CRIME STATISTICS - Frequently Asked Questions
In order to compare statistical information on a national basis it was necessary to come up with a common definition for crime comparison, one that would transcend individual state laws, and create standardized definitions of crimes . This was done through defining serious and non-serious offenses.
“Major Crimes” is interchangeable with "Part I Crimes". These are terms that refer to seven crimes designated by the FBI Uniform Crime Reporting System as a basis for charting crime trends across the United States. These seven crimes are: homicide, rape, robbery, aggravated assault, which comprise Violent Crimes; and burglary, larceny/theft and vehicle theft, which comprise Property Crimes.
Part I crimes are comprised primarily of serious felonies and Part II crimes are comprised of less serious felonies and misdemeanors. Together these two types of classifications make up the crimes reported in the Uniform Crime Reports.
The simple definitions of Major Crimes, as used by the FBI Uniform Crime Reporting system are, as follows:
- Homicide – the willful killing of one human being by another.
- Rape – carnal knowledge of a female forcibly and against her will.
- Robbery – the taking or attempted taking of anything of value from another person by force, threat of force and/or by putting the victim in fear.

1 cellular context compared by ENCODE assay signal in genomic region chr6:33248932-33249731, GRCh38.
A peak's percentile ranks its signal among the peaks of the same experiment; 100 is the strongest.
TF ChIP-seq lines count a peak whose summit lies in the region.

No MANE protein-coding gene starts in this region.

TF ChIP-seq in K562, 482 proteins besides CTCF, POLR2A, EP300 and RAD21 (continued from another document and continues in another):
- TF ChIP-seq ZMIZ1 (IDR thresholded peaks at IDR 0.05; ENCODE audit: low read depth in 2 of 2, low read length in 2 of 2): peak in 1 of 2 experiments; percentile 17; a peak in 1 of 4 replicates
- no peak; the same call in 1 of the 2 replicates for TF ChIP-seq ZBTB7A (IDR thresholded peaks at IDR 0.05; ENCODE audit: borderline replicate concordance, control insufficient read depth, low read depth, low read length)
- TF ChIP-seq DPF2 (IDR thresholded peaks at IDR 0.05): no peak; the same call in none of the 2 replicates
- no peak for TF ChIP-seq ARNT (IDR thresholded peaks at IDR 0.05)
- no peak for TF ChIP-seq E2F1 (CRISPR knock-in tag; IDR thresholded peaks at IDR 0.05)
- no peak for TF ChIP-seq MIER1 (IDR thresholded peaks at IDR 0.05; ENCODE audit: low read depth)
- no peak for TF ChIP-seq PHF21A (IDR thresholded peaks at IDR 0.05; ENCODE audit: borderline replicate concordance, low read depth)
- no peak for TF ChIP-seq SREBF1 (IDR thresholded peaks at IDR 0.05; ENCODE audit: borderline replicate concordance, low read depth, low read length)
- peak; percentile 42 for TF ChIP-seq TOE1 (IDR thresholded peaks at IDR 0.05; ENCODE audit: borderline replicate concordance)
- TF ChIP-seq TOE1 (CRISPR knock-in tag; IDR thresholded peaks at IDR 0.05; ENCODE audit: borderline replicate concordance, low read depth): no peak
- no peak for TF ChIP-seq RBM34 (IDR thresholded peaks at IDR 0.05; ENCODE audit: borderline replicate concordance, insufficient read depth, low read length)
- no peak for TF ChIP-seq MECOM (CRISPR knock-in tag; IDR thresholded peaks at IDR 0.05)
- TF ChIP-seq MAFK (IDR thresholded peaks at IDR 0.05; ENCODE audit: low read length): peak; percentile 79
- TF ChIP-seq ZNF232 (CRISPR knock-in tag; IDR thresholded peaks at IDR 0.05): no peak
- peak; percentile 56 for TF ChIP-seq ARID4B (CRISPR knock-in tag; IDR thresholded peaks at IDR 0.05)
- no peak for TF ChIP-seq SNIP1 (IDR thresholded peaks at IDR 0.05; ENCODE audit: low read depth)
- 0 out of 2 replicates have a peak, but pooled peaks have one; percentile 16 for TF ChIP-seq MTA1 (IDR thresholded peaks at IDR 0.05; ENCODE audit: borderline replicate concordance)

- Aggravated Assault – an unlawful attack by one person on another for the purpose of inflicting severe bodily injury. Many such assaults are accompanied by a weapon.
- Burglary - the unlawful entry of a structure to commit a felony or theft.
- Larceny-theft – the unlawful taking of someone’s property by means other than force, violence or fraud.
- Vehicle theft – theft or attempted theft of a motor vehicle.
More detailed definitions and technical aspects of each Major Crime may be found at the FBI Uniform Crime Reports website.
Uniform Crime Reporting (UCR) is a Federal law enforcement program that provides a nationwide view of crime based on the submission of statistics by law enforcement agencies throughout the country. The committee on UCR of the International Association of Chiefs of Police (IACP) developed and initiated this voluntary national data collection effort in 1930 and still continues to advise the FBI on the conduct of the UCR program. The FBI collects and compiles data for law enforcement administration, operation, and management to give indications to the fluctuations in the level of crime in America.
The Seattle Police Department cautions against using crime and/or other police data to make decisions/comparisons regarding the safety of an area or the amount of crime. Data provided represents only police services where a report was made and does not include other calls for police service.
This data does not reflect or certify "safe" or "unsafe" areas. When looking at crime statistics it is important to consider geography (business vs. residential), and major institutions that exist within the boundaries (i.e. hospitals, schools, parks, etc.) of the reporting areas.
Data will sometimes reflect where the crime was reported versus where the crime occurred. Areas with a high volume of foot traffic or that are more densely populated may have more reported crime. This does not necessarily mean more crime occurs there, but that more crime is reported there.